Is a company director who has provided a personal guarantee open to liability after the company’s credit limit is changed? Following a Court of Appeal ruling, things are not as straightforward as they might at first appear, as Patrick Selley finds out.
A typical situation
As a company director, you may have given a personal guarantee to the company’s suppliers. Typically, supply agreements have a credit limit at any given time. But what happens when this underlying credit limit is increased? How does this affect the personal guarantee? Have you, as a company director, been asked to pay far more under the guarantee than you ever thought you were liable for? When does an increase in the credit limit discharge your liability?
Variations to the contract between the supplier or lender made without the consent of the guarantor after the guarantee has been given can operate to discharge the guarantee (see Holme v Brunskill (1878) 3 QBD 495). For this reason nearly all bank guarantees will have carefully drafted clauses designed to avoid this happening. However, personal guarantees in supplier contracts are frequently drafted less carefully and leave the door open to arguments about discharge of liability where the underlying contract has been changed.
Variations that can discharge guarantee liability
The Court of Appeal decision in the case of Triodos Bank NV v Dobbs  EWCA Civ 630 is authority for the proposition that a variation to the original contract, such as the granting of increased credit, will discharge the guarantor from liability if the variation on its true construction in fact amounts to a contract that was different to that contemplated by the parties, including the guarantor, at the time the original guarantee was given. In this case the guarantor can be discharged even if, as a director of the company, he consented to the variation.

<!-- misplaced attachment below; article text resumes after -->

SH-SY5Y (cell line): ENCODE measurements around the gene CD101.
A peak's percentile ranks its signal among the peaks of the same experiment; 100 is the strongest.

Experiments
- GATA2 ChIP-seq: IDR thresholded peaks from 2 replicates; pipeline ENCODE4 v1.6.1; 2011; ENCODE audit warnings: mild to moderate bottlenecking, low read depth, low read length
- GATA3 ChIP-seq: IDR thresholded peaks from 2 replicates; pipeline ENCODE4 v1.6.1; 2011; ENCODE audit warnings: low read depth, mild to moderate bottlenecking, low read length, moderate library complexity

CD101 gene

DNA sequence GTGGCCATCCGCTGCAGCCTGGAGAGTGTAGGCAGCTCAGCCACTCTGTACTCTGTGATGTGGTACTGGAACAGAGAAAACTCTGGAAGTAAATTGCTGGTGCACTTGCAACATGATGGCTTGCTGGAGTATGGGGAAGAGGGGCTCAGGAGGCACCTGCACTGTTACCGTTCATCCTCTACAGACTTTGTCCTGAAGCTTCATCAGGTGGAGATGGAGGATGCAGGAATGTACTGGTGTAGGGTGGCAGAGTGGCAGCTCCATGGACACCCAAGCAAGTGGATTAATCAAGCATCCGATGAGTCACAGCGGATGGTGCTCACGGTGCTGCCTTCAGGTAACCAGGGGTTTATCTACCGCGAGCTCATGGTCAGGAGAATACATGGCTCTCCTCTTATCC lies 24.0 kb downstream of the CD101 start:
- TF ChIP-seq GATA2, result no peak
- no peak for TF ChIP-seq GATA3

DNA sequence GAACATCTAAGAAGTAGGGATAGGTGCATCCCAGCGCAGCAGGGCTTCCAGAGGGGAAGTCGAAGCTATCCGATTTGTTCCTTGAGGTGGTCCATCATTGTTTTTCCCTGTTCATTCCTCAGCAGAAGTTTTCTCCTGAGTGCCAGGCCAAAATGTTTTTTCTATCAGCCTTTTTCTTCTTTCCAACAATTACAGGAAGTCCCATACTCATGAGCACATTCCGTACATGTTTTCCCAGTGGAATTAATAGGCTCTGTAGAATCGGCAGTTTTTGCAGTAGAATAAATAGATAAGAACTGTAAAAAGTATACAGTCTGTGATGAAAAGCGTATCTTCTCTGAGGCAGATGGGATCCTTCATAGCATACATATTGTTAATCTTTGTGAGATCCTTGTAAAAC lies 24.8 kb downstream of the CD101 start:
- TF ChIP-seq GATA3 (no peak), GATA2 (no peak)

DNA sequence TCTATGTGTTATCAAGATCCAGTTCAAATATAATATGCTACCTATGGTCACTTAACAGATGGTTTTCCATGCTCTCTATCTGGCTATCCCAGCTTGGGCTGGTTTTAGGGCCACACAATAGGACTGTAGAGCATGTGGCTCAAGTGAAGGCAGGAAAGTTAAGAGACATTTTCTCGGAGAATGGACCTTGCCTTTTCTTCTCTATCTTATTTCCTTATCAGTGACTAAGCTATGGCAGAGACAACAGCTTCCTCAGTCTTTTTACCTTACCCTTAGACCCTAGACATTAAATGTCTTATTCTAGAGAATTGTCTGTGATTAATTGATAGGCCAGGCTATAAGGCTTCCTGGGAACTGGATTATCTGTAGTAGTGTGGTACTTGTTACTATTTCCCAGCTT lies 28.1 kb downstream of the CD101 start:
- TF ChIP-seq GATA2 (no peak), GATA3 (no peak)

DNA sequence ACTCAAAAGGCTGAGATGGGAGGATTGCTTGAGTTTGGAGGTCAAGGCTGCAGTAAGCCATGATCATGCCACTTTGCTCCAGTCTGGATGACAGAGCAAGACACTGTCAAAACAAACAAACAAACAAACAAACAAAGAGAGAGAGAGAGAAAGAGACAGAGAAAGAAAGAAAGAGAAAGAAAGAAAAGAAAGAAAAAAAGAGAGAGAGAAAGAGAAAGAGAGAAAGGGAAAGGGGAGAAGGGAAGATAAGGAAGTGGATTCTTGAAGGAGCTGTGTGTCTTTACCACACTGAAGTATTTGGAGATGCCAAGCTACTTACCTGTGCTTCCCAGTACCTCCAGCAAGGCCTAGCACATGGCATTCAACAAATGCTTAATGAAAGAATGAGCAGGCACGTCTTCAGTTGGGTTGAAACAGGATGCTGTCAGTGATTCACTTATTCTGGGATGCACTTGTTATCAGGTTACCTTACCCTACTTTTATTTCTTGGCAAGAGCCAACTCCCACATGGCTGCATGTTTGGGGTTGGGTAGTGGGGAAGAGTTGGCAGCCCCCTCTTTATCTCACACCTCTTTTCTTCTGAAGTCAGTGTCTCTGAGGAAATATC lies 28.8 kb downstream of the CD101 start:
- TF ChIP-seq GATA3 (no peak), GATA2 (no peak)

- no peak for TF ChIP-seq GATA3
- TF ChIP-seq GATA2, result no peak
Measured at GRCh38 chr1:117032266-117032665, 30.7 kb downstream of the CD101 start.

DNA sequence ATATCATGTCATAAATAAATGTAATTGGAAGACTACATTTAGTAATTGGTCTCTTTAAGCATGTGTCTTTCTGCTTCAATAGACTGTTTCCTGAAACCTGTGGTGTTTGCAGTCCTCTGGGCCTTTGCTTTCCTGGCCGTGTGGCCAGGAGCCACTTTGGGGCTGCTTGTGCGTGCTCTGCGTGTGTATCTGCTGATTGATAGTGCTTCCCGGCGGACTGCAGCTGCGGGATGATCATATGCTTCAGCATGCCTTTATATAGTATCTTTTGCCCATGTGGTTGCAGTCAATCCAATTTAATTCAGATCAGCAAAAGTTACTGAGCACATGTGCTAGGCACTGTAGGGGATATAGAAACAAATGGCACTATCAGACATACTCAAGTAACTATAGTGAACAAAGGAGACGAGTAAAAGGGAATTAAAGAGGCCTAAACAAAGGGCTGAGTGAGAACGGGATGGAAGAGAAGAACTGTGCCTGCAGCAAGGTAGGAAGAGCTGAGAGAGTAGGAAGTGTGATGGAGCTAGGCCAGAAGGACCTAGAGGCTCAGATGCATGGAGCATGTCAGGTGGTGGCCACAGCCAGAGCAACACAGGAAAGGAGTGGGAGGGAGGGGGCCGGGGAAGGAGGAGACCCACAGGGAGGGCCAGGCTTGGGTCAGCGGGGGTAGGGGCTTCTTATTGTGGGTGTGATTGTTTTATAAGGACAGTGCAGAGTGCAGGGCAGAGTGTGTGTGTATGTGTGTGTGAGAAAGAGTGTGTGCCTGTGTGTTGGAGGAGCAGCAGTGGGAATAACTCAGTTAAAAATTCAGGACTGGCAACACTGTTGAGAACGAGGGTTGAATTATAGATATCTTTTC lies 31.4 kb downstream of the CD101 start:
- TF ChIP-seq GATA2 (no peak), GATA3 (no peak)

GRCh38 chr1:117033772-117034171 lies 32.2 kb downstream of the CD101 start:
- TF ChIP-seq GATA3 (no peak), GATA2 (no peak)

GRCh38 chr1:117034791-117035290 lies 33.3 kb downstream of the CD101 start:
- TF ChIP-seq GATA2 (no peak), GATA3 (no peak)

Variations that will not discharge liability
In National Merchant Buying Society Ltd v Bellamy and Mallett  EWCA Civ 452 the Claimant was an industrial and provident society that negotiated bulk purchasing agreements with suppliers for the benefit of its members. Its members were companies in the construction industry. Mr Mallett was a shareholder and joint director of his company, which was a member of this society. The company had a credit limit with the Claimant of £200,000 but appeared to be in financial difficulties. In 2002 the Claimant therefore asked Mr Mallett to provide a written personal guarantee under which guaranteed payment of "all sums which are now or may hereafter become owing" to the Claimant by the company. In 2006 Mr Mallett resigned as a director, but his guarantee remained in place. The company’s credit limit was increased to £400,000 and then to £700,000. The company became insolvent in 2008 owing the Claimant £330,000. The Claimant obtained part of that sum from its credit insurers and sought payment from Mr Mallet under the terms of the guarantee.
Mr Mallett argued that the guarantee had been given on the basis of a contract with a credit limit of £200,000, which therefore limited liability on the guarantee to £200,000. As he had not consented to the increase in the credit limit, his liability under the guarantee was therefore discharged.
The Court of Appeal decided that the guarantee was not linked to a specific contract but was a guarantee of all monies that would become due between the Claimant and the company. As the course of dealing between the Claimant and the company was in the contemplation of the parties when the guarantee was given, the liability on the personal guarantee was not discharged and Mr Mallett had to pay.
The Court said:
“The relevant question – in this as in every case – is ‘what is the nature of the guarantee obligation that the guarantor has assumed?’ The answer to the question turns on the interpretation of the guarantee, as to which there are no special rules.”
What should you do if you have provided a personal guarantee?
This article is for general information purposes only and does not constitute legal or professional advice. It should not be used as a substitute for legal advice relating to your particular circumstances. Please note that the law may have changed since the date of this article.